What does this mean? Watch

*Rachie*
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#1
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#1
What does this function notation mean?

f^n(x)
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Kolya
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#2
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Usually (f(x))^n, but it could mean a couple of other things. What is the context?
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*Rachie*
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It's the first question on a C2 paper I'm doing, it's to do with the function f(x)=x^3+3x^2+5.

It just says find f^n(x).
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Kolya
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#4
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Are you sure it doesn't say: find f'(x) instead?
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*Rachie*
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(Original post by Kolya)
Are you sure it doesn't say: find f'(x) instead?
Yep. Positive.
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Kolya
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If you are sure, then f^n(x) can also mean the nth derivative of f(x). In other words, write down the different functions obtained for different values of n. There are four cases for you to consider.
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*Rachie*
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(Original post by Kolya)
If you are sure, then f^n(x) can also mean the nth derivative of f(x). In other words, write down the different functions obtained for different values of n. There are four cases for you to consider.
Ok, this sounds likely Thanks!
Do positive and negative integers come into these four cases?
I've never seen a C2 question like this before.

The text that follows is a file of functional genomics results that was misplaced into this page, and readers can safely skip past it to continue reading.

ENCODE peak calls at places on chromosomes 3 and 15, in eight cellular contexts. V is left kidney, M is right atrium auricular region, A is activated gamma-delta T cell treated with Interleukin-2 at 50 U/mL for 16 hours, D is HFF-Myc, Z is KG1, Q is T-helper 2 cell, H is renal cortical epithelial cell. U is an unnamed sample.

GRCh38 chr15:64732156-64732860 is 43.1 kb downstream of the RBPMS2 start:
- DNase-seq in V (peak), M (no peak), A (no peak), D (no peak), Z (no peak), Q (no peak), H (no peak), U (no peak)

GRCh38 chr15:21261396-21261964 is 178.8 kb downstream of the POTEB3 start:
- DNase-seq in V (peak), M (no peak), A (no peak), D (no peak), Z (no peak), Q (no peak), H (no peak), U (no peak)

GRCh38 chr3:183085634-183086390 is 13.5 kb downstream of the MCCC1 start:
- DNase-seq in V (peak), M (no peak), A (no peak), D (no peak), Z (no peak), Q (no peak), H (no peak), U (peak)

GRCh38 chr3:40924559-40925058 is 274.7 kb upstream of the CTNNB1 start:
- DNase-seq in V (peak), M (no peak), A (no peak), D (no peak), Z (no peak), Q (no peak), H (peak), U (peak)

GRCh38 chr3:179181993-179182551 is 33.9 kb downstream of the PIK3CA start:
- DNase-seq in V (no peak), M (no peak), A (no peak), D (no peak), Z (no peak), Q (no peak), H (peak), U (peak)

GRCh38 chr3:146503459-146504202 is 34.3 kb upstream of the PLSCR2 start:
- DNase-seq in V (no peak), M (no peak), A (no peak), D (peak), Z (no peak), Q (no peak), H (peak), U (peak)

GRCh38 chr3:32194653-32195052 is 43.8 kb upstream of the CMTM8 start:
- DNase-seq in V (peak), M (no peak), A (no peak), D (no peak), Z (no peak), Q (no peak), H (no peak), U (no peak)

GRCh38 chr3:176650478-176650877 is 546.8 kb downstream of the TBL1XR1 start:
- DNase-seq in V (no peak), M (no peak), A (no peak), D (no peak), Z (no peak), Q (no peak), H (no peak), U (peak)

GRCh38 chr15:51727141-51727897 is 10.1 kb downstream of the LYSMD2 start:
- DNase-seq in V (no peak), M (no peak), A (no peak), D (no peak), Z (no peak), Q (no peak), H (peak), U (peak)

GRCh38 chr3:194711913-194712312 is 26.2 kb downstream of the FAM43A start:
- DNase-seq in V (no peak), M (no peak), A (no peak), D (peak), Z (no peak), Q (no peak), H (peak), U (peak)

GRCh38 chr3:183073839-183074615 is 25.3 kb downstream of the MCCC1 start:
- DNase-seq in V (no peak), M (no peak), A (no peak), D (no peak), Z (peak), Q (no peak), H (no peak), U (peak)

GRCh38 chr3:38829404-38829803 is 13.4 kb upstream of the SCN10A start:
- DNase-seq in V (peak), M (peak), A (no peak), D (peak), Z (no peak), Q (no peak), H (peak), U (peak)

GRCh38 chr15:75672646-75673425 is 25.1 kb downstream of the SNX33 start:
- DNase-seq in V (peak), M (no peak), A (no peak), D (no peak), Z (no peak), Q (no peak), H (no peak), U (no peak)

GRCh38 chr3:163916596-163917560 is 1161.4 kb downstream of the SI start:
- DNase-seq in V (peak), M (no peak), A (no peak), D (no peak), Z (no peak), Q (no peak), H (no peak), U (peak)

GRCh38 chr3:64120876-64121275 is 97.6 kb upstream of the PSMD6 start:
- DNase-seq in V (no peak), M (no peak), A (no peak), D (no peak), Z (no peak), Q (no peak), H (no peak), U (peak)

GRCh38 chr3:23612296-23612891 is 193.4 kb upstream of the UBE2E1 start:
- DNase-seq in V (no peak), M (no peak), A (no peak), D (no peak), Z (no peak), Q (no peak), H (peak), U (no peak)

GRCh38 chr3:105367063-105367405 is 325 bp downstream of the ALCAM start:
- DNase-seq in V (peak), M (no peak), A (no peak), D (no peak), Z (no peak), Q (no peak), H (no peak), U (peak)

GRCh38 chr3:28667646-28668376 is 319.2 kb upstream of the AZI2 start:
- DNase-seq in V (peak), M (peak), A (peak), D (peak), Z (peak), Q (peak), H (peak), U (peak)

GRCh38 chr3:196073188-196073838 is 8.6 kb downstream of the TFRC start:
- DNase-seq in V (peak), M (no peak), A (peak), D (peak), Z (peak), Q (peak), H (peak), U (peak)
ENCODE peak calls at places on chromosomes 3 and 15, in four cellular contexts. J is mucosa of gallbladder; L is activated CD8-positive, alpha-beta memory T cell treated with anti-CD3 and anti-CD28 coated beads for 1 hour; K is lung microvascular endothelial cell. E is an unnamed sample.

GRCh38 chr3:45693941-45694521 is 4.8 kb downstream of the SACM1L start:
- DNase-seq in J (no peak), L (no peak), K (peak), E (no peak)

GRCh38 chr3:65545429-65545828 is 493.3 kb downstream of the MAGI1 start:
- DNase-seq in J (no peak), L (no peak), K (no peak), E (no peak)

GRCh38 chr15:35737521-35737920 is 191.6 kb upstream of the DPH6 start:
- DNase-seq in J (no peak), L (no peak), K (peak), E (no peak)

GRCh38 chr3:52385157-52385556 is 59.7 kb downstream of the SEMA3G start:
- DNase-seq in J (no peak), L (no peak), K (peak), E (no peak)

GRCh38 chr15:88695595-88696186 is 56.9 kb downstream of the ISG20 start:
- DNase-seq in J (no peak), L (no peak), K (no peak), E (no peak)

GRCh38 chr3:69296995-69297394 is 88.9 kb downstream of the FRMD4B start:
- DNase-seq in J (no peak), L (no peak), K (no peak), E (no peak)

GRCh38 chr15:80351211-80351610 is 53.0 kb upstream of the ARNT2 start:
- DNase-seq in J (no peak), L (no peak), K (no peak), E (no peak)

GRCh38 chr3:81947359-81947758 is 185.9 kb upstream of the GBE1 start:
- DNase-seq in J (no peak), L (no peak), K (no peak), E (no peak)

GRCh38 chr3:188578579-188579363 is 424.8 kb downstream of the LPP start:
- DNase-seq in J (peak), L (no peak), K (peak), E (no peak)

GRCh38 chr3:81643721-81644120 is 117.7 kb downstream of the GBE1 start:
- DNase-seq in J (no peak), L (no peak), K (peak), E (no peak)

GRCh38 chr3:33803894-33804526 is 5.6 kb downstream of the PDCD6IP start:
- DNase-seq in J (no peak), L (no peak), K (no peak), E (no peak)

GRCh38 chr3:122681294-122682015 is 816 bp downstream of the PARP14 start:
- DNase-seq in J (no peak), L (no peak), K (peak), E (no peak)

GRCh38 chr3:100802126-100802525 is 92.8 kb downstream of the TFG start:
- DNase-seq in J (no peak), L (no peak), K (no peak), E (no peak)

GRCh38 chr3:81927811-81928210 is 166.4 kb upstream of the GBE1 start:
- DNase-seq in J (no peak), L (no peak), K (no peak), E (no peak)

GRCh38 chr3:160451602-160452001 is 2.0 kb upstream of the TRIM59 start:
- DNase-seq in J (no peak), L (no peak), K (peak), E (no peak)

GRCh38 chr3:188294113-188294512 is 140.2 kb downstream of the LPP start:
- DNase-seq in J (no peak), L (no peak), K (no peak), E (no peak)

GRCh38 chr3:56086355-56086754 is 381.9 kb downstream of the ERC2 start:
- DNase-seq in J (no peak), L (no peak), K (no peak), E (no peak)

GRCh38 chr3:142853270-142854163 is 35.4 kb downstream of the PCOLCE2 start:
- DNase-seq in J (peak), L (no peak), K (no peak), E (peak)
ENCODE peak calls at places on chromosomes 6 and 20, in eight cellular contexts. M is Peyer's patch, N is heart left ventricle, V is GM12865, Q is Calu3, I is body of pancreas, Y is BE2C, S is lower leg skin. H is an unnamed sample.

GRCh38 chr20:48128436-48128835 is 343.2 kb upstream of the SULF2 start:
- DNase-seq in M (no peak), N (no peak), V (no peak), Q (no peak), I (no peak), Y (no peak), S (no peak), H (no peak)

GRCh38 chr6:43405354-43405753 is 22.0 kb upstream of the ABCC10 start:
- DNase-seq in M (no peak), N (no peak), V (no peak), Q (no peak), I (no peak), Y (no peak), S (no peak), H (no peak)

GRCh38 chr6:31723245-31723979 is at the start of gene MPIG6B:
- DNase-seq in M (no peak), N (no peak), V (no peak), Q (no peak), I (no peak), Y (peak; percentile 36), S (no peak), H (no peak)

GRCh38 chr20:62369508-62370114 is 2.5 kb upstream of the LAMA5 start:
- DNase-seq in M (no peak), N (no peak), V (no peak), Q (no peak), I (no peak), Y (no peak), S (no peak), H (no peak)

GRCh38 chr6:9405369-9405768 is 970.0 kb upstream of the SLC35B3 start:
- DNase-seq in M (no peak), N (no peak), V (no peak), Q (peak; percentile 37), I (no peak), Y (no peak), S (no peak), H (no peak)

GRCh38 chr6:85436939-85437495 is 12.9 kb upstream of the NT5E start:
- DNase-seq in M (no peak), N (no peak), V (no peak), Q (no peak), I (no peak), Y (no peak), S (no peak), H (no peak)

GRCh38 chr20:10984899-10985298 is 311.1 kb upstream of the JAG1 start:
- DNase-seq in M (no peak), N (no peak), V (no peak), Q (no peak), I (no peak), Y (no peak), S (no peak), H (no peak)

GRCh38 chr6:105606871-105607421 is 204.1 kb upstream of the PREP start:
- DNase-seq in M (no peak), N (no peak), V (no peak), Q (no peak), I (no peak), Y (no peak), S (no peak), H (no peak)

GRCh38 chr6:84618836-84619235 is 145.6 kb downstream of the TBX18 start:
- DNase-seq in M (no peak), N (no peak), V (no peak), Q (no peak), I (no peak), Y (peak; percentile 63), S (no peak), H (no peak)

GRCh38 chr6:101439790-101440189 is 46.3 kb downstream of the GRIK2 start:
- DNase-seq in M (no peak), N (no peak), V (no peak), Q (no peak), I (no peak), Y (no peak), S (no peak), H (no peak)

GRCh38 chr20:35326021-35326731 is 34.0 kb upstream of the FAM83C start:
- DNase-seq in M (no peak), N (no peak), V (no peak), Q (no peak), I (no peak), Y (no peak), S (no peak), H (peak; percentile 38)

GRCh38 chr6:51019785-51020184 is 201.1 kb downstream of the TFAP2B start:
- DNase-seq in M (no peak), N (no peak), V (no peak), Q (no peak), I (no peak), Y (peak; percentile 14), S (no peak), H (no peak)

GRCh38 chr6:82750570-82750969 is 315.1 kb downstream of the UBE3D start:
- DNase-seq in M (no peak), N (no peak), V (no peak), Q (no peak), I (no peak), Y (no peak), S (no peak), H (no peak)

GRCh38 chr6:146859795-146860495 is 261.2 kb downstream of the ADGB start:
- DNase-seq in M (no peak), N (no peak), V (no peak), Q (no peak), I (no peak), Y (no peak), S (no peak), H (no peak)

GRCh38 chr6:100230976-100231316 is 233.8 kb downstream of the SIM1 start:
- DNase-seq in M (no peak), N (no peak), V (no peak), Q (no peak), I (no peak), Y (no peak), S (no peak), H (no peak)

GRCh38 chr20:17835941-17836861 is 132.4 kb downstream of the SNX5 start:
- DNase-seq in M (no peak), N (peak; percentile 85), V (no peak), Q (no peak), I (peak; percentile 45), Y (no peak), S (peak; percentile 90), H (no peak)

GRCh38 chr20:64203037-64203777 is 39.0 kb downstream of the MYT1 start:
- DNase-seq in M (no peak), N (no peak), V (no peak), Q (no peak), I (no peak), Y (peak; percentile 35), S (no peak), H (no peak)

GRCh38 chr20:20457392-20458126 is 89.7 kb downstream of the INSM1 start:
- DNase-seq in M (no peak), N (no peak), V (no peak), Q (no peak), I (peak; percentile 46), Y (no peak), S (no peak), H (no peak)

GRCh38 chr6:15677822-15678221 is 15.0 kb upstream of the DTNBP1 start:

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Necro Defain
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I've been studying Chaos, and for us, the notaton f^n(x) is generally used to refer to the map f(f(f...f(x)) where f is applied n times~
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*Rachie*
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#9
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Ah, wait! There is a black mark on my test paper that makes it look like an n, but I've worked out it's the second derivative, f^''(x). I thought I'd never come across the nth derivative before.
Thanks anyway
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yusufu
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(Original post by Kolya)
If you are sure, then f^n(x) can also mean the nth derivative of f(x). In other words, write down the different functions obtained for different values of n. There are four cases for you to consider.
There'd be brackets around the n for the nth derivative. :p:
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Kolya
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#11
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(Original post by yusufu)
There'd be brackets around the n for the nth derivative. :p:
I know, but I was just trying to come up with a possible interpretation that fitted the context of the question.
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